We have been providing successful outcomes to men and women living with Autism for over a decade. We achieve this by listening to you!

You will work with our skilled therapeutic and staff team to help you understand how your autism affects you, learn how to manage your anxieties and to develop communication and independent living skills.

Staff will help you to complete the Spectrum Star (an Outcome Measurement Tool for people living with Autism).  The star will identify your abilities and areas where you require additional support.

Autism is a difference in ability; we help people to learn how to use that difference to the best of their ability.

Tiago Pinto, Head of Therapies, Brookdale Care.

From the completed star, your care team will develop a person centred support plan that will help you to overcome your difficulties, develop strategies to manage your anxieties and help you to develop independent living skills.

The plan will ensure your needs are met and will provide activities that will motivate you to succeed your goals.  Your plan will include your personal timetable, 1:1 and group therapy sessions and a range of social activities within the home and local community.

You need to consider the person, not the label when working with people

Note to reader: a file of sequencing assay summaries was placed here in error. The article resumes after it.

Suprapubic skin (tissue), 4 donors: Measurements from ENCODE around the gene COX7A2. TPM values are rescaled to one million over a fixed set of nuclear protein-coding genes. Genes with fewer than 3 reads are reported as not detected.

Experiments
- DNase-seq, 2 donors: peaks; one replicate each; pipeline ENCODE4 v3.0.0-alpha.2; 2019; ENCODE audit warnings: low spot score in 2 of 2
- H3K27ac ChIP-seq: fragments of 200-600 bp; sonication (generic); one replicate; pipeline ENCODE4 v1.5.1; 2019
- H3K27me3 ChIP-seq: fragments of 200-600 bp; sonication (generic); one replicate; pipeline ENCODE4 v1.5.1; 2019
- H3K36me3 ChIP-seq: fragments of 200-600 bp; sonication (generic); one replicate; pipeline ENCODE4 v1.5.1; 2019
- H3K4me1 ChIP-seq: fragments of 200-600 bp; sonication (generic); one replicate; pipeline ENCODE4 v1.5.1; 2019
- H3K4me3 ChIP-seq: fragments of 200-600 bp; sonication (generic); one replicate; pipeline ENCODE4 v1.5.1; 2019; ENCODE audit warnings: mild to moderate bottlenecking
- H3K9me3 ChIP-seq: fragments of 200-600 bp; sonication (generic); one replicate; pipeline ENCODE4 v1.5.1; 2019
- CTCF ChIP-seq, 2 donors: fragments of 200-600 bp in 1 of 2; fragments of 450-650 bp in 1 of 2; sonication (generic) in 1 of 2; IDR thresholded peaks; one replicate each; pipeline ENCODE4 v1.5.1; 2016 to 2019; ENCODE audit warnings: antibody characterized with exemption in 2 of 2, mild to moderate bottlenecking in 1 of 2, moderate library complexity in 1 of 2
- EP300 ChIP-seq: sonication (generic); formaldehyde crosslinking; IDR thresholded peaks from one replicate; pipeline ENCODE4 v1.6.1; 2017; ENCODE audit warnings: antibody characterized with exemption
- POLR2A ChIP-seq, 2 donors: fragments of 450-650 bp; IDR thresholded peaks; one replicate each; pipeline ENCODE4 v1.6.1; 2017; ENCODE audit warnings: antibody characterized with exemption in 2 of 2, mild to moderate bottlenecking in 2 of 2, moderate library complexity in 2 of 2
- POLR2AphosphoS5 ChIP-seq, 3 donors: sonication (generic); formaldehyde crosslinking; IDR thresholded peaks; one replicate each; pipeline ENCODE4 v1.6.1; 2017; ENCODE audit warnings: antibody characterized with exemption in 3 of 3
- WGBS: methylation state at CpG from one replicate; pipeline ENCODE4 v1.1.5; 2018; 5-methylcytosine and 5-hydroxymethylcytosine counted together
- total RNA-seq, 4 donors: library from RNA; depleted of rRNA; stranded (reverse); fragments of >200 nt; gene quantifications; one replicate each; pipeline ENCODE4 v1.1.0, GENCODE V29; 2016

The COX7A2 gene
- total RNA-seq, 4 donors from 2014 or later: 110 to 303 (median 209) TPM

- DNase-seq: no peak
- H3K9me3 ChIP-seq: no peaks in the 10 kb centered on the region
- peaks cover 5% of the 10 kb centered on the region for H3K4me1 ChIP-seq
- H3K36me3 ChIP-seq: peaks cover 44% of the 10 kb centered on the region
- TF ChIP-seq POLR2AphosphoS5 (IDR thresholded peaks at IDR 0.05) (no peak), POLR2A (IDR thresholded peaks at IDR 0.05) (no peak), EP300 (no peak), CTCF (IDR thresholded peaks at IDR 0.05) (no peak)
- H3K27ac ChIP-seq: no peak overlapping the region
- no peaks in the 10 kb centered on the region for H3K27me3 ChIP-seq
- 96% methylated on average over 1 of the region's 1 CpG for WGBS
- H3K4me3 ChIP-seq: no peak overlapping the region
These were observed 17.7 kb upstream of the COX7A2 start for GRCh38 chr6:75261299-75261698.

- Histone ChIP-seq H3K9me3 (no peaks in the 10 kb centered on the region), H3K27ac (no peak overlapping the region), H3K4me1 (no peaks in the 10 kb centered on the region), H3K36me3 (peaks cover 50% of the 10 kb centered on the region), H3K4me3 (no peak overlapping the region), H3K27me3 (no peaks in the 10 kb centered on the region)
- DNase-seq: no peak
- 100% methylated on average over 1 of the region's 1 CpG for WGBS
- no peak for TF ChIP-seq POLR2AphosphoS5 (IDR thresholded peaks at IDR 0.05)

Tiago Pinto, Head of Therapies.

Our flexible care pathway enables you to become more independent as your abilities and skills improve, offering safe discharge routes and a range of residential care options.

Our services provide an autism friendly environment; with trained staff and robust support systems which means we can provide a successful home to people who have previously been failed by other placements.

Our range of support options means we can support you if you are experiencing mental health difficulties; have learning disabilities or physical health needs.

Autism – Frequently asked Question and Answers

1. How to support someone with autism to be more independent

People living with Autism need a structured and supportive environment where they feel safe to develop new skills.
If the individual also has a Learning Disability this will also affect their ability to learn new skills.